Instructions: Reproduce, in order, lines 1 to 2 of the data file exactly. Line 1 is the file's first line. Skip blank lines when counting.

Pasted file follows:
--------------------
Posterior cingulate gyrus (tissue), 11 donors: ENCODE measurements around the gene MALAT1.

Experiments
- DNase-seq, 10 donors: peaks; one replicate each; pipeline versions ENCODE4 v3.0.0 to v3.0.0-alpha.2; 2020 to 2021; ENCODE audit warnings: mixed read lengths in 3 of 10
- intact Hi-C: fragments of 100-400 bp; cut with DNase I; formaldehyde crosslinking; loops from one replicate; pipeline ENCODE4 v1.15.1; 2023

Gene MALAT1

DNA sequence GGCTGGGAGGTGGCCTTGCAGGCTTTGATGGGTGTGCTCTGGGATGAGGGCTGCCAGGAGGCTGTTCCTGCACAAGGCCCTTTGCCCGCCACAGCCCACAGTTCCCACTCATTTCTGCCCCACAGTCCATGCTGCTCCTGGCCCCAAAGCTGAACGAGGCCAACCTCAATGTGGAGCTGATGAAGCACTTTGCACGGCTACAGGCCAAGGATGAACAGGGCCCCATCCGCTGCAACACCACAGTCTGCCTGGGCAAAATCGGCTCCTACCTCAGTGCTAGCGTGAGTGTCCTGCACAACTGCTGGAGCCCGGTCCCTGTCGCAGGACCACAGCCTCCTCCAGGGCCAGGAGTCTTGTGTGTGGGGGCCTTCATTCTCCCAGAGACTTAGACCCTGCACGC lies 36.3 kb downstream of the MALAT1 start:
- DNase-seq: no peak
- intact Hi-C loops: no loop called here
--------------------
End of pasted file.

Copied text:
Posterior cingulate gyrus (tissue), 11 donors: ENCODE measurements around the gene MALAT1.

Experiments